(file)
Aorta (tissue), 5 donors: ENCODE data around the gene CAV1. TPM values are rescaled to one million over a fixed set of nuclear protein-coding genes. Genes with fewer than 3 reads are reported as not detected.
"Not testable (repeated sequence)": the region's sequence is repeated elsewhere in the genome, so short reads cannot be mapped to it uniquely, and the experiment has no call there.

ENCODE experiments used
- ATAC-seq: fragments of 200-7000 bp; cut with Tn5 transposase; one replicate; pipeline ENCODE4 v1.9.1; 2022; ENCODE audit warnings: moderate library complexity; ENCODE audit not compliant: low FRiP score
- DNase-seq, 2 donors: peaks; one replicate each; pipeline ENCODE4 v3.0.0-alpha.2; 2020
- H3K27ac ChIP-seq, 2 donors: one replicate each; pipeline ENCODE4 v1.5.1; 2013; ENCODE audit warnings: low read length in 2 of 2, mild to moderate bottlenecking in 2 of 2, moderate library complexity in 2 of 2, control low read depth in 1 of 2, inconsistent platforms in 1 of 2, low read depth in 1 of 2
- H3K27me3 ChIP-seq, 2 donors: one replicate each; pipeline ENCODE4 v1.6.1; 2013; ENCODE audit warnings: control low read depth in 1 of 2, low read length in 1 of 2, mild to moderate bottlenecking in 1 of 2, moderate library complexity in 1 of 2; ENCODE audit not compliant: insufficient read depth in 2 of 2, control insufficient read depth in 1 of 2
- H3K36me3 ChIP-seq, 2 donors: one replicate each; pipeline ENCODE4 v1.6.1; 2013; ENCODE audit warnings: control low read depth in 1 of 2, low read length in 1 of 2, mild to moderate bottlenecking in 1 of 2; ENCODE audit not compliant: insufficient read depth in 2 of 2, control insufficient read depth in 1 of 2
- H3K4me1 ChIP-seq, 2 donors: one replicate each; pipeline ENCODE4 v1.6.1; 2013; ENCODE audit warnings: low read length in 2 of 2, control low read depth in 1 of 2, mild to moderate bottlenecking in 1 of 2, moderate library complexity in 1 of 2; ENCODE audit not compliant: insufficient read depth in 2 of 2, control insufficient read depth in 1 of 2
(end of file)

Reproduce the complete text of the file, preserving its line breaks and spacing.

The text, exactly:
Aorta (tissue), 5 donors: ENCODE data around the gene CAV1. TPM values are rescaled to one million over a fixed set of nuclear protein-coding genes. Genes with fewer than 3 reads are reported as not detected.
"Not testable (repeated sequence)": the region's sequence is repeated elsewhere in the genome, so short reads cannot be mapped to it uniquely, and the experiment has no call there.

ENCODE experiments used
- ATAC-seq: fragments of 200-7000 bp; cut with Tn5 transposase; one replicate; pipeline ENCODE4 v1.9.1; 2022; ENCODE audit warnings: moderate library complexity; ENCODE audit not compliant: low FRiP score
- DNase-seq, 2 donors: peaks; one replicate each; pipeline ENCODE4 v3.0.0-alpha.2; 2020
- H3K27ac ChIP-seq, 2 donors: one replicate each; pipeline ENCODE4 v1.5.1; 2013; ENCODE audit warnings: low read length in 2 of 2, mild to moderate bottlenecking in 2 of 2, moderate library complexity in 2 of 2, control low read depth in 1 of 2, inconsistent platforms in 1 of 2, low read depth in 1 of 2
- H3K27me3 ChIP-seq, 2 donors: one replicate each; pipeline ENCODE4 v1.6.1; 2013; ENCODE audit warnings: control low read depth in 1 of 2, low read length in 1 of 2, mild to moderate bottlenecking in 1 of 2, moderate library complexity in 1 of 2; ENCODE audit not compliant: insufficient read depth in 2 of 2, control insufficient read depth in 1 of 2
- H3K36me3 ChIP-seq, 2 donors: one replicate each; pipeline ENCODE4 v1.6.1; 2013; ENCODE audit warnings: control low read depth in 1 of 2, low read length in 1 of 2, mild to moderate bottlenecking in 1 of 2; ENCODE audit not compliant: insufficient read depth in 2 of 2, control insufficient read depth in 1 of 2
- H3K4me1 ChIP-seq, 2 donors: one replicate each; pipeline ENCODE4 v1.6.1; 2013; ENCODE audit warnings: low read length in 2 of 2, control low read depth in 1 of 2, mild to moderate bottlenecking in 1 of 2, moderate library complexity in 1 of 2; ENCODE audit not compliant: insufficient read depth in 2 of 2, control insufficient read depth in 1 of 2